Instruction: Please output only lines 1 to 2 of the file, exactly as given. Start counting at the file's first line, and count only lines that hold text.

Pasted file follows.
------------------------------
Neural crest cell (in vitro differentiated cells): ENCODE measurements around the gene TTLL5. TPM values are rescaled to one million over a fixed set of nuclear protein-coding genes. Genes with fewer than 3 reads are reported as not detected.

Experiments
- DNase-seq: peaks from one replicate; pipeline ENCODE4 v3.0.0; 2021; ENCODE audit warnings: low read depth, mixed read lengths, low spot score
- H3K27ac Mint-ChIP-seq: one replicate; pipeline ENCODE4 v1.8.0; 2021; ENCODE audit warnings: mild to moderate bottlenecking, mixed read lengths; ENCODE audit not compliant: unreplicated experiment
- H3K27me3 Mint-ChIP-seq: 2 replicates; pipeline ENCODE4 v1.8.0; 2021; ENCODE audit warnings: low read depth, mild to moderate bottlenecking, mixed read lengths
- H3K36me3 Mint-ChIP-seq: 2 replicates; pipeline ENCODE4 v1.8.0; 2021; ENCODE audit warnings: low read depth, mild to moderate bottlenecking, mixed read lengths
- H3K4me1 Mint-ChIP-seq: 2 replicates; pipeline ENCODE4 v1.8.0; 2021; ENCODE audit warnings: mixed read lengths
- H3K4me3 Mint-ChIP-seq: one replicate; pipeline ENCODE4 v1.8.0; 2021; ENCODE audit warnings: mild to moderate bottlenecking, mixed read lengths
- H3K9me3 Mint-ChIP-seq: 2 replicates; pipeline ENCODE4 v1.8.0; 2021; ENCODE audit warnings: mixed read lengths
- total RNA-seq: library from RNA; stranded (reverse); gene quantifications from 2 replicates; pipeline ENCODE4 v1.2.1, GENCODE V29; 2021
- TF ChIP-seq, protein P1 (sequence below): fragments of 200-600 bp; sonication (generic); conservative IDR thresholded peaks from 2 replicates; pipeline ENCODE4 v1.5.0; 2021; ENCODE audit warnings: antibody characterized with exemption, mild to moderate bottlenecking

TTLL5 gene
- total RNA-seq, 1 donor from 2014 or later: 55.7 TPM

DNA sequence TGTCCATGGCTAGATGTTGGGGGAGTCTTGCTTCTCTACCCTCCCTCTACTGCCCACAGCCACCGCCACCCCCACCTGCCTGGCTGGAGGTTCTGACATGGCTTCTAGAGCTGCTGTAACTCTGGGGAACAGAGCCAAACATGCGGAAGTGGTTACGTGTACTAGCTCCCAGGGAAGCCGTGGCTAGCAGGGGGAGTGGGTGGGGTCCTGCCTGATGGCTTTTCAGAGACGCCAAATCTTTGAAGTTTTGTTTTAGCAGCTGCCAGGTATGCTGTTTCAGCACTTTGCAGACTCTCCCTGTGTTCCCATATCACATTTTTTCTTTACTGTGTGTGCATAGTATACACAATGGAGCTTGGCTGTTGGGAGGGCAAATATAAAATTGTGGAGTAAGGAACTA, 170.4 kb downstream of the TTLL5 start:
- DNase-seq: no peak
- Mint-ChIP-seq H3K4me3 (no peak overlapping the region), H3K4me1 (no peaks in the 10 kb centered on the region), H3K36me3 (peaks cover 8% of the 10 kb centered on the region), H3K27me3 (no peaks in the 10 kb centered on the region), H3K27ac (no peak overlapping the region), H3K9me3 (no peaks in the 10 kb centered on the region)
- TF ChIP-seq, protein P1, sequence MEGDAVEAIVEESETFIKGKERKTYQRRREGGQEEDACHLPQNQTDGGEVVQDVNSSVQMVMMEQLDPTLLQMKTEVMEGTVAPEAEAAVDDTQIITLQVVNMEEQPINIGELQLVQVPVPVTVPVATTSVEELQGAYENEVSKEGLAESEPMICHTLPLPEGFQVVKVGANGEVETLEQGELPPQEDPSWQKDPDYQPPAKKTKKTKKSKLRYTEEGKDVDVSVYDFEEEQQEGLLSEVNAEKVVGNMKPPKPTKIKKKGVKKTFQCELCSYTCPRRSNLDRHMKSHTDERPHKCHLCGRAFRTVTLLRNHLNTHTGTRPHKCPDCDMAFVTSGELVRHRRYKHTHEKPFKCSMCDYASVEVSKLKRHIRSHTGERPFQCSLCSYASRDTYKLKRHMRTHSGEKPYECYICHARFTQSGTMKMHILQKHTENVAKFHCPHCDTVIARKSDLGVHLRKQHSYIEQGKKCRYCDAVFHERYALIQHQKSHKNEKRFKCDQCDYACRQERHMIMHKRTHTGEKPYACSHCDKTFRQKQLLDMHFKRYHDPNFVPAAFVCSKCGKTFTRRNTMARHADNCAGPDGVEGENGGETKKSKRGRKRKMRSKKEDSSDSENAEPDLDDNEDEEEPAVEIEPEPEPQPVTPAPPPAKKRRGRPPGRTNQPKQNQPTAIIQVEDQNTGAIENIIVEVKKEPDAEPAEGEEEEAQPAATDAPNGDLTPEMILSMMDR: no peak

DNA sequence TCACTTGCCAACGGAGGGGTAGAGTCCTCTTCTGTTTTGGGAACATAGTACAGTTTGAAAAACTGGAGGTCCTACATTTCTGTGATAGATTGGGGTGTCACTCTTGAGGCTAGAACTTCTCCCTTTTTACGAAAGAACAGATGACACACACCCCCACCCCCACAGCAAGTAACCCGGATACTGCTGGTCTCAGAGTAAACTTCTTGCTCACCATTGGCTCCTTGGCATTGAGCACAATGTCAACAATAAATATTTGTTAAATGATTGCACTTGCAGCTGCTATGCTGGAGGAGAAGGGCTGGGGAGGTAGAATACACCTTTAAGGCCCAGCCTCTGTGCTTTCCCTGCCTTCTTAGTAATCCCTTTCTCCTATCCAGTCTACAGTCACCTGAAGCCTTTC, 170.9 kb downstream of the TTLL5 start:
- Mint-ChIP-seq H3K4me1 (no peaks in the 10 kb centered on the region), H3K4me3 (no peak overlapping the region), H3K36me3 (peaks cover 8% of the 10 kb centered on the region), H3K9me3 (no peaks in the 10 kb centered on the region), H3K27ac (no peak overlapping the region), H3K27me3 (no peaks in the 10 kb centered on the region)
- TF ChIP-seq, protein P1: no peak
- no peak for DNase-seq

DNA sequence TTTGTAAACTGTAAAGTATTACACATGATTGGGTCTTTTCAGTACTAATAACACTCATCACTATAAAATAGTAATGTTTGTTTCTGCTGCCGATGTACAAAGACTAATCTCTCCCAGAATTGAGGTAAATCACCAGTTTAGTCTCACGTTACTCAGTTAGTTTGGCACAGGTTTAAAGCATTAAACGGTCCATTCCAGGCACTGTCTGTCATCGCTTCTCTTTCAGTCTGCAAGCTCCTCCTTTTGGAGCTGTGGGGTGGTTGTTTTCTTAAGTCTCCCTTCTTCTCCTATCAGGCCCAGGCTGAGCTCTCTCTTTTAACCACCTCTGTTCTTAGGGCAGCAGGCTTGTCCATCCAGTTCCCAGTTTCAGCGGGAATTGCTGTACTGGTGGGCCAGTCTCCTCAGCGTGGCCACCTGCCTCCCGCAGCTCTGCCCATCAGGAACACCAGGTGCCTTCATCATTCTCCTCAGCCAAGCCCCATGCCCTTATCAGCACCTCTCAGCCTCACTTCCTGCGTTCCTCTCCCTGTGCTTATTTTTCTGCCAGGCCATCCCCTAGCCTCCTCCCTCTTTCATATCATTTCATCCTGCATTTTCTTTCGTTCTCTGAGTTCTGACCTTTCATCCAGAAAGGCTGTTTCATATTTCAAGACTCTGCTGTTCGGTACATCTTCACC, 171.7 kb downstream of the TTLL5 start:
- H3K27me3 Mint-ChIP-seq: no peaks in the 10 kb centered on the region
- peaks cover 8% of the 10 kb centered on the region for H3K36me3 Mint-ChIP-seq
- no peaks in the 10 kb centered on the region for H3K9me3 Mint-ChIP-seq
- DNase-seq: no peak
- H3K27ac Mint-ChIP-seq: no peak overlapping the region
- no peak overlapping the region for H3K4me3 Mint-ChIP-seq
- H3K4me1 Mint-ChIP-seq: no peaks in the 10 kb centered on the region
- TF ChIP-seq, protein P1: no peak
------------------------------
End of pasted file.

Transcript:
Neural crest cell (in vitro differentiated cells): ENCODE measurements around the gene TTLL5. TPM values are rescaled to one million over a fixed set of nuclear protein-coding genes. Genes with fewer than 3 reads are reported as not detected.

Experiments